2015 St. Petersburg Arts & Culture Economic Impact Report

The new economic study, produced by the St. Petersburg Arts Alliance and underwritten by Bank of America, surveyed 32 arts and cultural organizations. A companion survey of St. Petersburg artists was also conducted.

“The total economic impact figure calculated is conservative, and does not represent the vast and diverse collection of arts businesses in the city,” said John Collins, executive director of the St. Petersburg Arts Alliance. “While an economic impact of over $212 million is astonishing, it does not even include the revenue and ripple effect that our artists and creative for-profit businesses contribute to our economy.”

Non-profit highlights:

  • Direct and indirect spending based on non-profit admissions produced a total economic impact of over $212M.
  • Local government revenue estimate is over $6M.
  • State government revenue was over $9M.
  • These 32 organizations were responsible for 822 full-time and part-time jobs.

For-profit creative business highlights:

  • Since 2012, the Second Saturday ArtWalk, produced by the St. Petersburg Arts Alliance has generated annually an additional impact of over $200,000, not including artwork purchases.
  • The number of artists, writers and performers in St. Petersburg, Clearwater and Tampa has increased 44 percent over ten years from 2002 to 2012.
  • 5,902 artists, performers and writers reported $103,278,000 in receipts in 2012. Average income was $17,498.81; increasing only 2.8 percent, from 2002.
  • 40 percent of artists work in professional studios and galleries. Sixty percent work in a home studio.

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Arts & Cultural Survey

Substantial Returns to Government Treasuries — $5 Returned For Each State $1 Invested

Florida’s not-for-profit arts and culture industry “delivers more than $446.5 million in local and state government revenue — $250 million returned to Florida’s state treasury and $200 million to local governments.*

Supports Over 88,326 Full-Time JOBS Throughout Florida

According to Dun & Bradstreet as of January 2014, Florida is home to 57,453 arts-related businesses that employ 212,779 people. These arts-centric businesses are vital to help build and sustain economic diversity and vibrancy. Florida’s not-for-profit arts and culture organizations support over 88,326 full-time equivalent jobs that generate over $2.1 billion in household income to local residents.*

Builds A Diverse and Innovative State Economy

Florida’s arts and culture not-for-profit industry generates over $3.1 billion in local economic activity: last reported amounts are $1.4 billion spent by the not-for-profit arts and cultural organizations and $1.7 billion in event-related spending by their audiences. According to such non-arts organizations like the Florida Chamber and Associated Industries of Florida, our arts and culture resources are vital to build a strong, diverse, and innovative economy.*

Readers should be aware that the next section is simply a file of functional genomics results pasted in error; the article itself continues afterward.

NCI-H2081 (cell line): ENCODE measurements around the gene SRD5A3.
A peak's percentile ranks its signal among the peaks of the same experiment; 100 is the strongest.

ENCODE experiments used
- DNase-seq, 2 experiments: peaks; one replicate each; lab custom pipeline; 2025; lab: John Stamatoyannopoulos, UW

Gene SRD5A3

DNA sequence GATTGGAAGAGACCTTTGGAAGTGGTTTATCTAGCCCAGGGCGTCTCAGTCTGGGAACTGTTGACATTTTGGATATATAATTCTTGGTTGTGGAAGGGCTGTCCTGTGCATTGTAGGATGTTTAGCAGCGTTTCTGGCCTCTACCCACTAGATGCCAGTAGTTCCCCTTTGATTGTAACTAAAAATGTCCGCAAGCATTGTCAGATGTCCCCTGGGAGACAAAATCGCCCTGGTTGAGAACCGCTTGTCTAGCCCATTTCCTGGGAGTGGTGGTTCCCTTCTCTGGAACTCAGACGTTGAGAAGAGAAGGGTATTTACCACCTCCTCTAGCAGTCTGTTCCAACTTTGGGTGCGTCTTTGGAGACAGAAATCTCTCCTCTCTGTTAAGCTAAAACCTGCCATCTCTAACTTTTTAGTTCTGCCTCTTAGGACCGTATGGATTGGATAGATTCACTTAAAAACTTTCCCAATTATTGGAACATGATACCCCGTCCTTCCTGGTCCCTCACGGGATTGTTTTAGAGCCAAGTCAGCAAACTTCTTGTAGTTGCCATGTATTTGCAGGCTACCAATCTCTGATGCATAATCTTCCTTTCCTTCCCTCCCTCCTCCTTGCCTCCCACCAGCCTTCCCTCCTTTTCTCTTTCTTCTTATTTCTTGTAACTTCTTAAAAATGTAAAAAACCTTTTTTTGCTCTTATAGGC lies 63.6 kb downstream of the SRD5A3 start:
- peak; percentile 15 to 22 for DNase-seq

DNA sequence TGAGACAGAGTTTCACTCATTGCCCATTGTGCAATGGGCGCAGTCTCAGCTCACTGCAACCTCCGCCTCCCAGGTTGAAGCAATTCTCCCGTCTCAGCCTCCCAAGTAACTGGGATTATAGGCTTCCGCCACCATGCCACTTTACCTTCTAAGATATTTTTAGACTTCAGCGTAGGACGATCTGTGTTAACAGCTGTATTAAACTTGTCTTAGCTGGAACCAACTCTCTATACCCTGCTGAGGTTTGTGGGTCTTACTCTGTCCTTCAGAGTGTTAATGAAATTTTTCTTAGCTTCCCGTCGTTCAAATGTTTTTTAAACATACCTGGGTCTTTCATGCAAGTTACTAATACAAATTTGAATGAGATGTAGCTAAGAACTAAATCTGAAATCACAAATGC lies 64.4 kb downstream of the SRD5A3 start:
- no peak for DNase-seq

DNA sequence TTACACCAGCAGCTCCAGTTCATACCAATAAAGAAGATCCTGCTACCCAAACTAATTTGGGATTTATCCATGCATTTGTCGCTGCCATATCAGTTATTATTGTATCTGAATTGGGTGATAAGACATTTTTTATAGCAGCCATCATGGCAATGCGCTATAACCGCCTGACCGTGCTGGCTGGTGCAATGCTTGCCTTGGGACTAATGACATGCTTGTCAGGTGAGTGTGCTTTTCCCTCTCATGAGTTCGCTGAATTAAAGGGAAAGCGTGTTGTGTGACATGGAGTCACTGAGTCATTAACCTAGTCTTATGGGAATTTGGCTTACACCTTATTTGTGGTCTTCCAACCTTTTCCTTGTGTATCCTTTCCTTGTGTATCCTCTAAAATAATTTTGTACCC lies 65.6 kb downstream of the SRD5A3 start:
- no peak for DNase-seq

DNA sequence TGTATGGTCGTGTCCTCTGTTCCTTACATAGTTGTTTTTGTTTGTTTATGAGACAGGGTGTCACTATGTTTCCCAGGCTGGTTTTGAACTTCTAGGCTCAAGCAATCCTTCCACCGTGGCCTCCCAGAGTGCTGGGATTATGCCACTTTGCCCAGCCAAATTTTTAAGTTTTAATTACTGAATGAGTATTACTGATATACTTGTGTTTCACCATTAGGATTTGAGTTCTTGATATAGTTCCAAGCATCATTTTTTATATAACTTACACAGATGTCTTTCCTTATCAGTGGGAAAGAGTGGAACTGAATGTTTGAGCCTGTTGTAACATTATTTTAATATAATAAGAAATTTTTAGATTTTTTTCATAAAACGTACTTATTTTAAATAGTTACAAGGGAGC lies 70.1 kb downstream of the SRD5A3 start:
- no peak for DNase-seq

Expands Tourism Throughout Florida

According to Florida Tax Watch Tourism Research Report, 74.9% of visitors to Florida participate in cultural activities. The report goes on to say we need to understand the factors that make Florida an attractive destination and retain and enhance those factors. Research demonstrates that of the 58-million attendees (84% residents) and visitors (16%) at Florida arts and culture events, the non-local attendees spend an average of 137 percent more (lodging, meals, transportation, souvenirs, etc.) than resident attendees per person: $57.49 vs. $24.25.*

Gives Florida the Competitive Edge to Attract and Retain Key Businesses

Part of the criteria used by both Scripps Research and Burnham Institute for Medical Research on where to locate in Florida was how healthy the arts and culture resources were in the areas they considered. They decided upon Palm Beach and Orange counties, both replete with quality and diverse arts and culture resources. Cities are competing to attract new, promising businesses; and “international studies show that the winners will be communities that offer an abundance of arts and culture opportunities.”

Develops Strong and Effective Private-Public Partnerships

Over 50% of Florida’s arts and culture not-for-profit organizations’ annual operating budgets must be raised through individual contributions; fund-raising events; corporate and foundation support; and local, state, and federal governmental grants. State support is critical to help leverage other revenue sources critical to sustain this creative industry — jobs, programming, arts education, and greater access for more residents and tourists.

State Investment Is Vital to Leverage Millions In Support

Florida restored its critical investment in its arts and culture resources in 2014 by providing appropriations that fully funded all qualified grants from the Florida Department of State Division of Cultural Affairs. Florida is now ranked #6 in per capita funding from the National Assembly of State Arts Agencies. Let’s continue to work together through public and private partnerships to build a Florida rich in cultural diversity and quality that gives our state a competitive edge to attract tourists and businesses. These qualified Florida arts and cultural organizations use these state grants to leverage raising millions in matching dollars necessary to sustain and advance this creative industry. Florida’s arts and culture industry impacts the economy, education, tourism, community development, and quality of life for residents of and visitors to Florida.

For additional information, please contact the Florida Cultural Alliance:
E-mail: info@flca.net Telephone: 561-848-6231 www.FLCA.net

* The Economic Impact of Nonprofit Arts and Culture Organizations and Their Audiences in the State of Florida, Americans for the Arts’ Arts & Economic Prosperity III Study and Americans for the Arts’ The Creative Industries in Florida, 2014